Dr. Helen Margolis, National Physical Laboratory (NPL), UK Dr. Helen Margolis is an NPL Fellow in Optical Frequency Standards and Metrology. She leads NPL's research activities in optical frequency metrology using femtosecond combs, which are part of the research programme to develop a new generation of high accuracy optical atomic clocks based on laser-cooled trapped ions and atoms.



11:45 a.m. - 1:30 p.m., Lunch is on your own




Realization of a UTC(k) time scale

Time: Tuesday, January 21, 1:30 p.m. - 2:45 p.m.

Many different approaches can be found in literature for the realization of a time scale. Most of them consider the realization of an autonomous time scale without considering the specific needs of a UTC(k). This tutorial suggests an unconventional approach, oriented to the practical implementation of a physically available robust UTC(k) time scale. This tutorial is based on the assumption that an UTC(k) is a physical representation of UTC with the best availability and the lowest possible departure from UTC, taking into account the fact that the number and the quality of the available clock is limited by external constraint. The first part will be devoted to a description of UTC and of the expected characteristics of an UTC(k) time scale. The second part will describe the steering of an UTC(k) to UTC, with examples provided. The analysis of performances of some UTC(k) will be discussed.

Dr. Daniele Rovera, LNE-SYRTE Observatoire de Paris - CNRS, France Dr. Daniele Rovera has been a researcher at LNE-SYRTE Observatoire de Paris, (formerly LPTF) since 1989 where his current interests include atomic clocks, optical frequency measurements, time comparisons and time scales.



2:45 p.m. - 3:00 p.m., Break




Global Navigation Satellite System (GNSS) Overview with a Focus on Precise Time Disseminations and Standards

Time: Tuesday, January 21, 3:00 p.m. - 4:15 p.m.

GPS has provided an operational Position Navigation and Timing (PNT) services for more 25 years. The vast majority of PNT applications use GPS as its fundamental source for PNT data. GPS operates using very precise synchronized ranging signals, where in general every nanosecond of synchronization error can lead to one foot of navigation error. Because of this exquisite timing synchronization, GPS provides a precise timing service used to support many important user communities ranging from power grid, telecommunication networks, science and the banking industry. Today GPS is no longer the only GNSS system, there are now several other GNSS systems in either operations and/or system development. This tutorial will provide an overview of how GPS operates, discuss the other GNSS systems and the reference standard that underlay each system.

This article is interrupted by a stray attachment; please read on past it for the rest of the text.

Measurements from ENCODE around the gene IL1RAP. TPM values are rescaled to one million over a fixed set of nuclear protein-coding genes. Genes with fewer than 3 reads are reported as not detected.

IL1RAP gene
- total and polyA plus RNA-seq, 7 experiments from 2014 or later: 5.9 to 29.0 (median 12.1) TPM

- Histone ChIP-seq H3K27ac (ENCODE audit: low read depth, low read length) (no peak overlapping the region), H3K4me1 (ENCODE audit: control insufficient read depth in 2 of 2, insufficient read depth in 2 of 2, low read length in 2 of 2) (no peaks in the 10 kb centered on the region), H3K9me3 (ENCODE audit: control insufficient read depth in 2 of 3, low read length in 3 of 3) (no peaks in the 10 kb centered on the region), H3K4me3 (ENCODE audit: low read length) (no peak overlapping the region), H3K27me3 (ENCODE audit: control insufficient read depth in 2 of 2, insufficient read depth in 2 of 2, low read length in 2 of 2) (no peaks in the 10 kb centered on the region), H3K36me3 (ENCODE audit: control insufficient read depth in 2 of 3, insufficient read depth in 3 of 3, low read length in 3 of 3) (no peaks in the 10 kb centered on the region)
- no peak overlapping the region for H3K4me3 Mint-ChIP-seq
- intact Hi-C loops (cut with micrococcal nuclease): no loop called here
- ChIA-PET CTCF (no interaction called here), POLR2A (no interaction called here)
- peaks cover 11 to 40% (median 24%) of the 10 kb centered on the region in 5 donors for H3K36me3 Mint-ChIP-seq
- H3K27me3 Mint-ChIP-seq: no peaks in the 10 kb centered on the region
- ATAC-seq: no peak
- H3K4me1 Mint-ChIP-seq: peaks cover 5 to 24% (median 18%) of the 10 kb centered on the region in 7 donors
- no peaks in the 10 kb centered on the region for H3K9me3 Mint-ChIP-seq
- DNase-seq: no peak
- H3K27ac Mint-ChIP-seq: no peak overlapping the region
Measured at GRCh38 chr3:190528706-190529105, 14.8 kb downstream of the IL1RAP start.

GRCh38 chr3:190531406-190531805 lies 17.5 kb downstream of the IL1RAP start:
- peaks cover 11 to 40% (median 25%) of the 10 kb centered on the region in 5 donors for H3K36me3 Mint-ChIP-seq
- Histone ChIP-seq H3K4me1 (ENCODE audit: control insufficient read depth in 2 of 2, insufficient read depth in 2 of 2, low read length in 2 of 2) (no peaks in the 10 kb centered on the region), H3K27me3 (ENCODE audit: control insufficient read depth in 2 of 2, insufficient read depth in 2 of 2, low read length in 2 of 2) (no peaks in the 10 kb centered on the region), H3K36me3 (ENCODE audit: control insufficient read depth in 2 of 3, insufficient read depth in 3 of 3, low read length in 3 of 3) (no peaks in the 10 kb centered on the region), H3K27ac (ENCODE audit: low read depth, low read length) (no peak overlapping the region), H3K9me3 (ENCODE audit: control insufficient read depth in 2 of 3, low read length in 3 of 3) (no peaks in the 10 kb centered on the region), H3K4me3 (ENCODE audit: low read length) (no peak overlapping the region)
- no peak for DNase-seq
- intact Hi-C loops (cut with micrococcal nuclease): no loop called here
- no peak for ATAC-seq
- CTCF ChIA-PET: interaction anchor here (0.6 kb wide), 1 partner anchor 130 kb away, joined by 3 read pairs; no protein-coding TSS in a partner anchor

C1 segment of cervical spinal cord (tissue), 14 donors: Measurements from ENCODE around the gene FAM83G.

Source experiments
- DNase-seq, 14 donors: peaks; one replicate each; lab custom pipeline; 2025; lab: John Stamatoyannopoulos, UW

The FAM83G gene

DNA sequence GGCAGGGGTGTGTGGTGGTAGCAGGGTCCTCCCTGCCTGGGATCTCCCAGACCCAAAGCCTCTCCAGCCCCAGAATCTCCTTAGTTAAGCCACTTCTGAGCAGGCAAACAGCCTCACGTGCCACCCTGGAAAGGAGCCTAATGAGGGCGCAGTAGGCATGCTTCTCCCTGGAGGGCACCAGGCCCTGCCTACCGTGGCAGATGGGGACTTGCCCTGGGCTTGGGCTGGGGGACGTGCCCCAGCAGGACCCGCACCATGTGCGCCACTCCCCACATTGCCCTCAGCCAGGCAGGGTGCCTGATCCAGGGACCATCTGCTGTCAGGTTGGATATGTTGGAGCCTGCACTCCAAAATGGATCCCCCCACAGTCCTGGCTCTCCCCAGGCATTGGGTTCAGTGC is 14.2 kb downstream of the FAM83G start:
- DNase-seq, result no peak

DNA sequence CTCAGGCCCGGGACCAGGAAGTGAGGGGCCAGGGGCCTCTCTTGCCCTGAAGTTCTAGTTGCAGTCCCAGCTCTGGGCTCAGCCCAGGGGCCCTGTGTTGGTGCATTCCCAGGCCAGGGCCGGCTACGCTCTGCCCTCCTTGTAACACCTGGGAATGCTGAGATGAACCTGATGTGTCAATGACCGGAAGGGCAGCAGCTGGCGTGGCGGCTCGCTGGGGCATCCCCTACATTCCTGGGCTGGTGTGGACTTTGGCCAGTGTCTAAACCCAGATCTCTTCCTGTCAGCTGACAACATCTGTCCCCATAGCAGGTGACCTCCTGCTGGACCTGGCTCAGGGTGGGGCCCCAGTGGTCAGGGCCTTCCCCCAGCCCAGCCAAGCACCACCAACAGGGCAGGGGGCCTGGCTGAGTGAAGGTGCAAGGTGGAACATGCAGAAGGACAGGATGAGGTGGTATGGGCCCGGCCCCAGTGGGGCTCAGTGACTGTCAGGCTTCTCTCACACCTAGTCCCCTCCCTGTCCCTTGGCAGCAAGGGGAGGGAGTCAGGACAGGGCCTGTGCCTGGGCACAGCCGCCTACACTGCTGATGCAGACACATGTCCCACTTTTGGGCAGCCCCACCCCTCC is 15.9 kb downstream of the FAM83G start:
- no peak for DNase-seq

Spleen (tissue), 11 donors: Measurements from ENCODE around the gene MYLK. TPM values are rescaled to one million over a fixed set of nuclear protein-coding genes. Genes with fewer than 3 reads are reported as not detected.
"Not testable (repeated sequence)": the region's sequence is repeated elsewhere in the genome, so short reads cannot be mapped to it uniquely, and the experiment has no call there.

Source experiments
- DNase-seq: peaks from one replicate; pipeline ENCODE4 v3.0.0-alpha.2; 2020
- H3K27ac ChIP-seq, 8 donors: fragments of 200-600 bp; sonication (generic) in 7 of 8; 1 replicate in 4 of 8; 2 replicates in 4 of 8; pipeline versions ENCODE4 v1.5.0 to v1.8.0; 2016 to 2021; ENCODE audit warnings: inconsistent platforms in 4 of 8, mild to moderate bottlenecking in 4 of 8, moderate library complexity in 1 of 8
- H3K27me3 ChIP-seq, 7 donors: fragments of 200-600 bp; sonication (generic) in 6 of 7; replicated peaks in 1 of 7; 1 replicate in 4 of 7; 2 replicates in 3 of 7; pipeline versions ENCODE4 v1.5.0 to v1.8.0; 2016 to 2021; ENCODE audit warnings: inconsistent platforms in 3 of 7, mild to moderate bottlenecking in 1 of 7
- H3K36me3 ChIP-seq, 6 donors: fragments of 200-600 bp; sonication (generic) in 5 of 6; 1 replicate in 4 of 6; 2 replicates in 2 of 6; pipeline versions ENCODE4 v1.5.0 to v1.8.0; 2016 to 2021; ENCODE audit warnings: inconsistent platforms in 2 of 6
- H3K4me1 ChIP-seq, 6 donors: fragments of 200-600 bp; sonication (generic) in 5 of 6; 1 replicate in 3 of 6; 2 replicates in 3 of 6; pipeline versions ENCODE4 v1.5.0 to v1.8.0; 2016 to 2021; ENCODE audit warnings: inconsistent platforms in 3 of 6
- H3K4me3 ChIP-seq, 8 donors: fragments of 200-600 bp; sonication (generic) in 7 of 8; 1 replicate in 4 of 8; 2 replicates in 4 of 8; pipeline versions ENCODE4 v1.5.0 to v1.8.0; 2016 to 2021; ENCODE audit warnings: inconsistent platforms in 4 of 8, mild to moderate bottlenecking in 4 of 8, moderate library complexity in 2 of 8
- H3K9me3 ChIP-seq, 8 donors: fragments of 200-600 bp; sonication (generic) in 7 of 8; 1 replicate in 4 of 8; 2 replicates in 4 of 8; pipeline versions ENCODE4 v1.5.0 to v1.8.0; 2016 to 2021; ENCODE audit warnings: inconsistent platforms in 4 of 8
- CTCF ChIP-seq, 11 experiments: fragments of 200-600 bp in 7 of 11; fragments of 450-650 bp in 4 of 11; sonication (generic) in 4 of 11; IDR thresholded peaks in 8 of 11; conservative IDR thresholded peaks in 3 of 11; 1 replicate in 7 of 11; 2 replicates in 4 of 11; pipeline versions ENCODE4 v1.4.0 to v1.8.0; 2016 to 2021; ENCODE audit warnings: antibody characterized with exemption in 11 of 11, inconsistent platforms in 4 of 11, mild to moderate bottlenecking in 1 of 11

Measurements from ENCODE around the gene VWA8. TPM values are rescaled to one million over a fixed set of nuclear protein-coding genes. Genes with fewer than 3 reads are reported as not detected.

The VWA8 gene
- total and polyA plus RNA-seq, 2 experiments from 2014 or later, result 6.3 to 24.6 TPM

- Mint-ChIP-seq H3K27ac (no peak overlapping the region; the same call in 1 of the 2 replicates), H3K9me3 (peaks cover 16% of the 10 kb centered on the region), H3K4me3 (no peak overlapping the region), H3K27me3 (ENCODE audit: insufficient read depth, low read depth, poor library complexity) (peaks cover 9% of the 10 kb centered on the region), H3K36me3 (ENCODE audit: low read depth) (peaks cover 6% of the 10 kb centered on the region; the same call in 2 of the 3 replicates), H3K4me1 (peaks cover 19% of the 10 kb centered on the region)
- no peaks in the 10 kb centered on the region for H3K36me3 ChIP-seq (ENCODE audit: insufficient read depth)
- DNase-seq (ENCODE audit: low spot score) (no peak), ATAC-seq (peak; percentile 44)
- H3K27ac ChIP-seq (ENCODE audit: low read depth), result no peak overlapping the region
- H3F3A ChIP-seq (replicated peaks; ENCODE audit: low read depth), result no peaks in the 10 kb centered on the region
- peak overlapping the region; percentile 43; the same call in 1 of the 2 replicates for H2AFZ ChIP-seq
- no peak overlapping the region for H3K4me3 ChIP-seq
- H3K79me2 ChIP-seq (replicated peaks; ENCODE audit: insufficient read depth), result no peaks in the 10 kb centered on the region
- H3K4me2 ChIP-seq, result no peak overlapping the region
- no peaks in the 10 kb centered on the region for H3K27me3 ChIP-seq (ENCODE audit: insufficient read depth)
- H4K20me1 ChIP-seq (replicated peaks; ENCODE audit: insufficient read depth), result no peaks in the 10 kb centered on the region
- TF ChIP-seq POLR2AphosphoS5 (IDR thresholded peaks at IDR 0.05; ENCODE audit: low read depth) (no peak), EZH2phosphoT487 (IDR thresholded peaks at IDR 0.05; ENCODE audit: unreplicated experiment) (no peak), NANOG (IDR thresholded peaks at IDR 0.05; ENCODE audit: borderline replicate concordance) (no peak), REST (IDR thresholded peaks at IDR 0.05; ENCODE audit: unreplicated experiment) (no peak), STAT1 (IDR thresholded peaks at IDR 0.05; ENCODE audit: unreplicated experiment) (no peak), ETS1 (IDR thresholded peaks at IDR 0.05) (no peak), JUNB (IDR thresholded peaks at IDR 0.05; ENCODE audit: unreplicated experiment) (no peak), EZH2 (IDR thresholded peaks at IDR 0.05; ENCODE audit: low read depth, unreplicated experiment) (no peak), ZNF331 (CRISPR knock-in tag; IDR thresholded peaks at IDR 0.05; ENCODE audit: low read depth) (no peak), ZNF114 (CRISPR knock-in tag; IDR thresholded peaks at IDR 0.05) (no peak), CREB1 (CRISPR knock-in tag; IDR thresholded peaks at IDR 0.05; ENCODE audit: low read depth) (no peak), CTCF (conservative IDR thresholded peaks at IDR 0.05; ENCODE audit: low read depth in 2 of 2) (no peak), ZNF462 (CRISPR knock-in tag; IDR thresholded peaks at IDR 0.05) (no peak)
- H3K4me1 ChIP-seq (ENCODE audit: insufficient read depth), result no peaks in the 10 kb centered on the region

Ed Powers, The Aerospace Corporation, USA Ed Powers received his BS and MS degrees in Electronic Engineering and Instrumental Science from the University of Arkansas. Previously, he has worked at NRL on GPS clock development and at the USNO as the GPS Operations Division Chief. Ed joined the Aerospace Corp in October 2018 as Senior Project Engineer, GNSS Engineering & Technology.



4:15 p.m. - 4:30 p.m., Break




Optical fiber and its use for time and frequency transfer

Time: Tuesday, January 21, 4:30 p.m. - 5:45 p.m.

The need to know the time in present and future society is increasing, whether it is in a time stamp of a financial transaction, or the data handover between two base stations in a 5G network. In many occasions it is satisfied with time through radio transmission, but with synchronization needs related to national security or international regulations, the security of an optical fibers is essential. The comparison of frequency from an optical clock is also fundamental for enhanced accuracy in measurements. While techniques for fiber optic communication are in constant development, with data rates exceeding 400 Gbit/s, the evolution of techniques for time or frequency transfer over fiber must follow a different path. While the necessary bandwidth is low, the requirements for stability and symmetry are huge, and not easily handled. The difference in transfer of frequency in comparison to time is also fundamental, since it relates either to the momentary change in phase or delay, or the accumulated changes. This tutorial will demonstrate the background of fiber optics, from the physics of light confinement in glass fibers to the limitations that must be overcome, including attenuation, dispersion, polarization and environmental variations. It will conclude with the presentation of the latest state-of-the-art time and frequency transfer results, which have been experimentally demonstrated around the globe.

Dr. Sven-Christian Ebenhag, RISE Research Institute, Sweden Dr. Sven-Christian Ebenhag received his PhD from Chalmers University of Technology in Sweden. Since 2002 has he worked at the SP Technical Research Institute of Sweden, where he is one of the senior scientists in the implementations of time and frequency transfer over a national fiber communication network.